Entering his third decade as chief executive of Abbott Laboratories and with his successor waiting in the wings, Miles White feels no immediate pressure to make another big deal for the diversified healthcare company.
Abbott, White says, is doing just fine growing the businesses it has.
“We certainly don’t see gaps right now that we have to fill with M&A,” Abbott’s chairman told analysts on a conference call Wednesday morning to discuss the company’s 2018 earnings and outlook for this year.
The 63-year-old White has transformed Abbott since he became CEO in 1999, spinning off its pharmaceutical division six years ago into the fast-growing drug maker Abbvie and building a new empire with established drugs, implantable medical devices, nutritional products and diagnostic tests. Abbott sales rose nearly 12% to $30.6 billion last year, the company said Wednesday.
Though White hasn’t announced any retirement plans, he’s likely to hand off the company in better shape than he inherited 21 years ago. Last year, White named long-time Abbott executive Robert B. Ford, who is 45 years old, as the company’s president and chief operating officer. It’s the first official No. 2 executive and chief operating officer Abbott has had in more than a decade and Ford is expected to succeed White at some point.
The elevation of Ford came after a series of sizable acquisitions. In 2017, Abbott closed on its $5.3 billion acquisition of medical test maker, Alere and last year paid down a whopping more than $8 billion debt accumulated from its $25 billion purchase of device maker St. Jude Medical, which closed in January 2017. The Alere and St. Jude deals contributed to the largest debt load Abbott has had in its 131-year history, approaching nearly $28 billion at the end of 2017.
“With our recent strategic shaping completed, our focus in 2018 was on running the company we’ve built, and the result was an excellent year by every measure,” White said. “All four of our major businesses performed well, contributing to overall organic sales growth of more than 7%, which is above the initial guidance range we set at the beginning of last year.”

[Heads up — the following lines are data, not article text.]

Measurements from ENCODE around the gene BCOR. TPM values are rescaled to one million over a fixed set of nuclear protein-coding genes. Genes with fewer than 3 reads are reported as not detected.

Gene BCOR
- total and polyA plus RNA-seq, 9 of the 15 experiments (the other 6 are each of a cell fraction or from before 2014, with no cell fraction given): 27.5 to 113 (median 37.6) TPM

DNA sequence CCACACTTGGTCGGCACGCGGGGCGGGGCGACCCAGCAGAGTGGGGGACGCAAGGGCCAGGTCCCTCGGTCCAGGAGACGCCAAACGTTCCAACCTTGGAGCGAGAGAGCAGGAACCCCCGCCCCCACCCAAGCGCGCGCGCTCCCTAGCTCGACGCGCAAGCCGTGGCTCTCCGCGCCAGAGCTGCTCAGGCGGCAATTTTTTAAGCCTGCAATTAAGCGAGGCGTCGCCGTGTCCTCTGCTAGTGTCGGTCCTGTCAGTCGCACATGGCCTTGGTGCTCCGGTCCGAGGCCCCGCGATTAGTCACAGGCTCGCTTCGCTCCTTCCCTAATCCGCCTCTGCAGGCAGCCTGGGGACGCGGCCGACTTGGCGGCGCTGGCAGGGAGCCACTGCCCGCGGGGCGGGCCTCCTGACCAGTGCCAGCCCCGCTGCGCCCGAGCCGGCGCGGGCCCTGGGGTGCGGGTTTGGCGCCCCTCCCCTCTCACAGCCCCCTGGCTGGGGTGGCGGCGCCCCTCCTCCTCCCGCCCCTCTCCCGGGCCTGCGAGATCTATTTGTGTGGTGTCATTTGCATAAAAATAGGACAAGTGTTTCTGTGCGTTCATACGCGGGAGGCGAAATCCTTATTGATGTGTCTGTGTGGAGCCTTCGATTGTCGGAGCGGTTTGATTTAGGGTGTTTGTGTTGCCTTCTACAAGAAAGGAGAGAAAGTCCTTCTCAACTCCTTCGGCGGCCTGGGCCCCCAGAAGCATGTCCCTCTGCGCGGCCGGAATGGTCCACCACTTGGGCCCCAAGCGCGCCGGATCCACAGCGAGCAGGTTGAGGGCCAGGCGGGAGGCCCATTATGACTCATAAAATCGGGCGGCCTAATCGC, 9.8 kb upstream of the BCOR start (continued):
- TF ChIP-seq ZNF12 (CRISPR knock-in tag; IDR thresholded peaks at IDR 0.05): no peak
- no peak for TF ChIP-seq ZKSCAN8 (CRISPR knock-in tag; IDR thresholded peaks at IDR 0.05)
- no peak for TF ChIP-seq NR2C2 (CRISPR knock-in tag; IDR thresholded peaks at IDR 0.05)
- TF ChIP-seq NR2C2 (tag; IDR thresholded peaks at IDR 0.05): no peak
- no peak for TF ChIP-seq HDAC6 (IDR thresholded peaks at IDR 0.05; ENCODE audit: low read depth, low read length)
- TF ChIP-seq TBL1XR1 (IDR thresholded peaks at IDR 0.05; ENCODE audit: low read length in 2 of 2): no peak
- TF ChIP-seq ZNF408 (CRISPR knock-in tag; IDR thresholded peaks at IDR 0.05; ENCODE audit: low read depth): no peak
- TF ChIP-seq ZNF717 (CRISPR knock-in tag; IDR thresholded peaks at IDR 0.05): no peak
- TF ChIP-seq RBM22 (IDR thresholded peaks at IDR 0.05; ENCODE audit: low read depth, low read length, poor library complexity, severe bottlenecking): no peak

So White indicated to Wall Street analysts he doesn’t think it’s a good time for Abbott to be looking at mergers and acquisitions even though the company generated more than $6 billion in cash flow last year and returned $2 billion to shareholders.
Though Abbott is no longer in the brand name pharmaceutical business, the company is churning out individual products that are achieving blockbuster status, a moniker Wall Street uses when a treatment surpasses $1 billion in sales.
For example, Abbott’s diabetes care business grew by 35% in 2018 thanks to its FreeStyle Libre glucose monitoring system . The product, which surpassed $1 billion in global sales last year, is considered unique in that it measures glucose continuously for two weeks.
“During the fourth quarter, we added 300,000 new users,” White said of Freestyle Libre. “As of the end of 2018, there are now approximately 1.3 million active users worldwide, of which approximately 2/3 are type 1 diabetics and 1/3 are type 2.”
FreeStyle Libre is an example of Abbott’s focus in 2019.
“You make much higher return on your organic growth,” White said. “The growth we’re getting from all of our businesses and even St. Jude is coming out of pipeline, and it’s coming out of our own organic development. So we’re able to return a pretty good sales and profit growth rate across the business.”
Date: January 28, 2019